Have a realistic budget.

Before you even begin looking at potential real estate investments, you need to determine what you can comfortably afford. Your lender will have its own requirements and restrictions, but you need to be brutally honest with yourself, not only about your own financial situation, but also about the total costs of buying and maintaining a property.

The first thing you need to be aware of is that the amount a lender is willing to allow you for a mortgage is only the beginning of your expenses. Two more expenses you absolutely must factor in are property taxes and insurance. This is easy to do, since the property taxes might even be on the property listing, and insurance companies will be happy to give you estimates for annual premiums.

Most lenders will let you roll both of those expenses into your monthly mortgage, which is very convenient. You don’t have to worry about them being paid, you don’t have to worry about coming up with a lump sum for the property taxes and you just have to budget one single payment for all three of them.

That total will almost certainly represent the major costs of your real estate investment, but there may be others that could total an amount which will significantly affect your finances. Here are some you might need to consider:

HOA or Maintenance Fees

If you live in a community development, there is very likely a homeowners association responsible for keeping up the common areas, such as sidewalks, communal landscaping and more. The funds needed for these purposes are collected from the homeowners on a regular basis, usually monthly or quarterly. In a building of condominiums, these are usually referred to as maintenance fees.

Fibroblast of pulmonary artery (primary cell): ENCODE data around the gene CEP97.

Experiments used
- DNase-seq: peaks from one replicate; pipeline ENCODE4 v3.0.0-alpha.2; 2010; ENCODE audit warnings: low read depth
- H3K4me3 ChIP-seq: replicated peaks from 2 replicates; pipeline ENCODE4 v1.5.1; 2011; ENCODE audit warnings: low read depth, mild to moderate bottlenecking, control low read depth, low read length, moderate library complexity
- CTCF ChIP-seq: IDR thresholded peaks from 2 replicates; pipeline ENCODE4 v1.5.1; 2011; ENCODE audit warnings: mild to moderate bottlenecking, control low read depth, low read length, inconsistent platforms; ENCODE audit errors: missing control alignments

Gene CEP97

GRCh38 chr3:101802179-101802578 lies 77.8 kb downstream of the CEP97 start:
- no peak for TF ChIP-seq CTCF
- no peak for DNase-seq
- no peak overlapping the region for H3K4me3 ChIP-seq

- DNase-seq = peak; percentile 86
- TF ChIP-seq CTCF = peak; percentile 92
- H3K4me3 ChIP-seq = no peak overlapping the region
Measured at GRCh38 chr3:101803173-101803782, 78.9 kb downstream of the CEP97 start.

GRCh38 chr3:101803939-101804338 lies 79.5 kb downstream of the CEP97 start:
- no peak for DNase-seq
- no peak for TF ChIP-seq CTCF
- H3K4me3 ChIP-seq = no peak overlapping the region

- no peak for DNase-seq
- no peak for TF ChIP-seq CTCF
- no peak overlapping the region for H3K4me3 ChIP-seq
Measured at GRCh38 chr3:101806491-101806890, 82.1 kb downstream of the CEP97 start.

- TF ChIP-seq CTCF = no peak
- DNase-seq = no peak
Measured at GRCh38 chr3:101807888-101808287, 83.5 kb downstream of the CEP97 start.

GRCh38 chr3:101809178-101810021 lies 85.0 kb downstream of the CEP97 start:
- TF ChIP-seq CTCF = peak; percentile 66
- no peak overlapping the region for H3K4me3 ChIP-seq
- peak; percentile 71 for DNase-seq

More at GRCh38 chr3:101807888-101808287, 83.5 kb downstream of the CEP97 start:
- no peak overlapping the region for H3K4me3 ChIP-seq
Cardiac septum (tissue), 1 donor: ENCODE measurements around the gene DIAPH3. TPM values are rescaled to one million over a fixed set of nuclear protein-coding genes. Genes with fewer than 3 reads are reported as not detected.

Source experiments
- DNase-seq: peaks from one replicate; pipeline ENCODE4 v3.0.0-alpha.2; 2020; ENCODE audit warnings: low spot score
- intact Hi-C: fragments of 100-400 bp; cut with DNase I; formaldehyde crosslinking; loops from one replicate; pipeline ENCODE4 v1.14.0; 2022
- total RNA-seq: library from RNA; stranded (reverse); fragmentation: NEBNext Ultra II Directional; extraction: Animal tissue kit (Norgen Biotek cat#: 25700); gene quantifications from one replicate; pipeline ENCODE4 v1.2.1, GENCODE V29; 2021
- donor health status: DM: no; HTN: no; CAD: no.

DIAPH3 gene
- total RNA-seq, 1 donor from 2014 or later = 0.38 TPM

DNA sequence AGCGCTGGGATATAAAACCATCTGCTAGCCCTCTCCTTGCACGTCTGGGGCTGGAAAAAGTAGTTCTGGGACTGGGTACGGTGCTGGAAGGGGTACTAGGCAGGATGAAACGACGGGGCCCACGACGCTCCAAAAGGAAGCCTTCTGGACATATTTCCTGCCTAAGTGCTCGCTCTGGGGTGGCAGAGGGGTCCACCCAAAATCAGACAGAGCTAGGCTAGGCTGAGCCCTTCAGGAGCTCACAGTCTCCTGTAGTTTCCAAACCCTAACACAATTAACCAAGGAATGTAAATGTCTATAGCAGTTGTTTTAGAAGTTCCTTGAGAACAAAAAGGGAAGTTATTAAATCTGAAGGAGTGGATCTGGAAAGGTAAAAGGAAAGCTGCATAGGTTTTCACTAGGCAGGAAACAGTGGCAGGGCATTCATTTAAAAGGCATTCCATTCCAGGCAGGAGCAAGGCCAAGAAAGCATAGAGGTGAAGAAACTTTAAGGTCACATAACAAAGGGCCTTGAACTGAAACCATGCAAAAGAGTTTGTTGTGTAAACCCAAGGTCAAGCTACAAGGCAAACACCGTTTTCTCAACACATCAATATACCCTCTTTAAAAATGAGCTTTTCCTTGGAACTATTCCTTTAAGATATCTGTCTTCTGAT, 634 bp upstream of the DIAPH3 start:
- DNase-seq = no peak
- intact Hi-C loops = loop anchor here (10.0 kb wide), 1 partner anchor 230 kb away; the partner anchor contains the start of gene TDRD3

There are even communities that have both. A resort or country club community, for instance, could have homeowner fees for multi-family dwellings and maintenance fees for the upkeep of the property. In any case, these need to be considered when planning your budget to include the costs of a new property.

Upkeep

If you are considering buying a property with it’s own yard or pool, you have to decide whether you will be taking care of them yourself, or hiring a service to do so. Depending on the area, and the type of landscaping you choose, lawn and pool services can add up.

Future Repairs

Have you checked the price of a new roof, lately? That’s not something you want to have to come up with in a hurry. It shouldn’t frighten you off, a roof should last for a very long time, so you can save a little every month to prepare for it. You will definitely want to find out, if you can, when the roof of your new property was installed. That will give you an idea of how long you have before you will have to replace it.

There are also other things that can break down, though, so you will also need to put aside a little every month to cover unexpected repairs. This doesn’t need to be scary, either. One of the best things you can do for extra peace of mind is get a home warranty which will help cover the cost of your major appliances in the event they need replacing.

Bottom Line

As you can see, there are pitfalls which can have a major impact on whether you make a good investment when buying real estate, or whether you lose money. But the result rests almost entirely in your hands. Just be smart, make the right decisions, take the right actions and either personal or investment properties can serve you well.